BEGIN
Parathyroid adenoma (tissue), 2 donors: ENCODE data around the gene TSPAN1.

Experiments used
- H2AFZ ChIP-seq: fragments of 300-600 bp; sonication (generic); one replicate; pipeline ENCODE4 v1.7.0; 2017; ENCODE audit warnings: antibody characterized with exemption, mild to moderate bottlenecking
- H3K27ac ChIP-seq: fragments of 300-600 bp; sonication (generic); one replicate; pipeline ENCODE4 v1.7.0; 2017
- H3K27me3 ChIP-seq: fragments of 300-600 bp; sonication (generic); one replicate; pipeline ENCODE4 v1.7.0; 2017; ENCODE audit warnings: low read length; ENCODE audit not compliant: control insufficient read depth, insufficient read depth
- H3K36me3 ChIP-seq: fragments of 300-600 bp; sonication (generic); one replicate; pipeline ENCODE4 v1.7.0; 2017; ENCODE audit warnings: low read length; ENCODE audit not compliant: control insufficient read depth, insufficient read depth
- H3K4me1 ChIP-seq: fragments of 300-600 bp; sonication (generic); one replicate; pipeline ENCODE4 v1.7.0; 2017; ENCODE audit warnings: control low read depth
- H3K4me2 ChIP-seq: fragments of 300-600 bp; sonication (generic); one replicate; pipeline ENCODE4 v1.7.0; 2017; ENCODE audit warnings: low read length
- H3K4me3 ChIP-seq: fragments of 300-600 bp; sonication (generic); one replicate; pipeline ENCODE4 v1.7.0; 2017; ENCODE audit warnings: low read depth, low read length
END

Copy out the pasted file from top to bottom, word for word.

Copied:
Parathyroid adenoma (tissue), 2 donors: ENCODE data around the gene TSPAN1.

Experiments used
- H2AFZ ChIP-seq: fragments of 300-600 bp; sonication (generic); one replicate; pipeline ENCODE4 v1.7.0; 2017; ENCODE audit warnings: antibody characterized with exemption, mild to moderate bottlenecking
- H3K27ac ChIP-seq: fragments of 300-600 bp; sonication (generic); one replicate; pipeline ENCODE4 v1.7.0; 2017
- H3K27me3 ChIP-seq: fragments of 300-600 bp; sonication (generic); one replicate; pipeline ENCODE4 v1.7.0; 2017; ENCODE audit warnings: low read length; ENCODE audit not compliant: control insufficient read depth, insufficient read depth
- H3K36me3 ChIP-seq: fragments of 300-600 bp; sonication (generic); one replicate; pipeline ENCODE4 v1.7.0; 2017; ENCODE audit warnings: low read length; ENCODE audit not compliant: control insufficient read depth, insufficient read depth
- H3K4me1 ChIP-seq: fragments of 300-600 bp; sonication (generic); one replicate; pipeline ENCODE4 v1.7.0; 2017; ENCODE audit warnings: control low read depth
- H3K4me2 ChIP-seq: fragments of 300-600 bp; sonication (generic); one replicate; pipeline ENCODE4 v1.7.0; 2017; ENCODE audit warnings: low read length
- H3K4me3 ChIP-seq: fragments of 300-600 bp; sonication (generic); one replicate; pipeline ENCODE4 v1.7.0; 2017; ENCODE audit warnings: low read depth, low read length